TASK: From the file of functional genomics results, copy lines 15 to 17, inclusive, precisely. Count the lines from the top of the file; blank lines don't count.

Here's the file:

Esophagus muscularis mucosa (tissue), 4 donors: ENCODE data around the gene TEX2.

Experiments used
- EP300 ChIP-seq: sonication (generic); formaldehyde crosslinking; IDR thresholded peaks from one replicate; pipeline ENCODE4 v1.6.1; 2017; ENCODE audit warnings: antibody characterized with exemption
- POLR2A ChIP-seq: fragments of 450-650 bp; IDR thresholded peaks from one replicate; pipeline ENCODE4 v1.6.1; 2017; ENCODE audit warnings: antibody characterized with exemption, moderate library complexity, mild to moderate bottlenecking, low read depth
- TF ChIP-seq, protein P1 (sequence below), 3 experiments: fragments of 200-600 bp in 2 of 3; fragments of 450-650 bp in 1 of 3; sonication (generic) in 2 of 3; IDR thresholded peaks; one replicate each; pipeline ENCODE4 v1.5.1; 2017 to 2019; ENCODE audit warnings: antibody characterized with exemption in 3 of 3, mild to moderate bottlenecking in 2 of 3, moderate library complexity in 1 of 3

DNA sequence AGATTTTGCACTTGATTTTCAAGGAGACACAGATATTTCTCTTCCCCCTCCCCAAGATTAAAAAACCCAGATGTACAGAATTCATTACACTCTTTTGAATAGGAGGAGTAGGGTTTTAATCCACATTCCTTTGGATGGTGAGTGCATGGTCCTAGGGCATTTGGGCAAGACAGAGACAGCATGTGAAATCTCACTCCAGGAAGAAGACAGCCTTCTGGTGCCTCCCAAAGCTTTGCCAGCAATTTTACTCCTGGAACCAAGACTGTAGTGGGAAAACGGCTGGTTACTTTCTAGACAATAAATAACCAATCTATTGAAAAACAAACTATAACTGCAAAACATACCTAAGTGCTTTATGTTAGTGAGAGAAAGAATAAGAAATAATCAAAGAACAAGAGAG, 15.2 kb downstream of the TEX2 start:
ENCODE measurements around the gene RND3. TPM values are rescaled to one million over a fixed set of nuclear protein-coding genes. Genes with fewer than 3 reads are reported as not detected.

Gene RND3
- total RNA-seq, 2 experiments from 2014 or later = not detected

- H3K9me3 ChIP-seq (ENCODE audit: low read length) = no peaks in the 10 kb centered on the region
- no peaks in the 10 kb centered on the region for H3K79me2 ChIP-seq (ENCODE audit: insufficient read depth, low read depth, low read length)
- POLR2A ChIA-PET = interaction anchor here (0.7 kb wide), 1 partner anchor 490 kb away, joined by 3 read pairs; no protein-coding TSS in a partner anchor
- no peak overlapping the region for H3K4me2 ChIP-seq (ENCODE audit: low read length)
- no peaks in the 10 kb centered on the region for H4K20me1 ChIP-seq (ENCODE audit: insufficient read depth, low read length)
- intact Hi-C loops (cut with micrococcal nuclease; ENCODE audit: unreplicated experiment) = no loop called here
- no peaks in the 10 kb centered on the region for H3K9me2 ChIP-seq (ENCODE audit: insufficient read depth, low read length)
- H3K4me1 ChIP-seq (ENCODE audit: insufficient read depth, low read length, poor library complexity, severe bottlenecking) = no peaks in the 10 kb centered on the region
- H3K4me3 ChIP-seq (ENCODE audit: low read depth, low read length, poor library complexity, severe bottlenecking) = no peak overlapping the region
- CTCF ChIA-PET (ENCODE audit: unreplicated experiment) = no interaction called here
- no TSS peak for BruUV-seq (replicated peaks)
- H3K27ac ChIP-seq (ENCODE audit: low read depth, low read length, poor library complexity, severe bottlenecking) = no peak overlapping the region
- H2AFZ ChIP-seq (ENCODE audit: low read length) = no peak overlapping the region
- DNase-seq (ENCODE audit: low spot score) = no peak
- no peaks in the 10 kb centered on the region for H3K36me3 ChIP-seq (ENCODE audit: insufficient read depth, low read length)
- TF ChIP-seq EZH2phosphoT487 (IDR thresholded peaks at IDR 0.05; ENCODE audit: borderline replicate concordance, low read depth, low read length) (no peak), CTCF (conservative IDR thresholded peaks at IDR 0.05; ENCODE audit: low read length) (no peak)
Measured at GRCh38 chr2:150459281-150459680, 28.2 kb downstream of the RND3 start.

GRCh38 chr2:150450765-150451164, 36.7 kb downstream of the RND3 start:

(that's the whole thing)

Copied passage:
- intact Hi-C loops (cut with micrococcal nuclease; ENCODE audit: unreplicated experiment) = no loop called here
- no peaks in the 10 kb centered on the region for H3K9me2 ChIP-seq (ENCODE audit: insufficient read depth, low read length)
- H3K4me1 ChIP-seq (ENCODE audit: insufficient read depth, low read length, poor library complexity, severe bottlenecking) = no peaks in the 10 kb centered on the region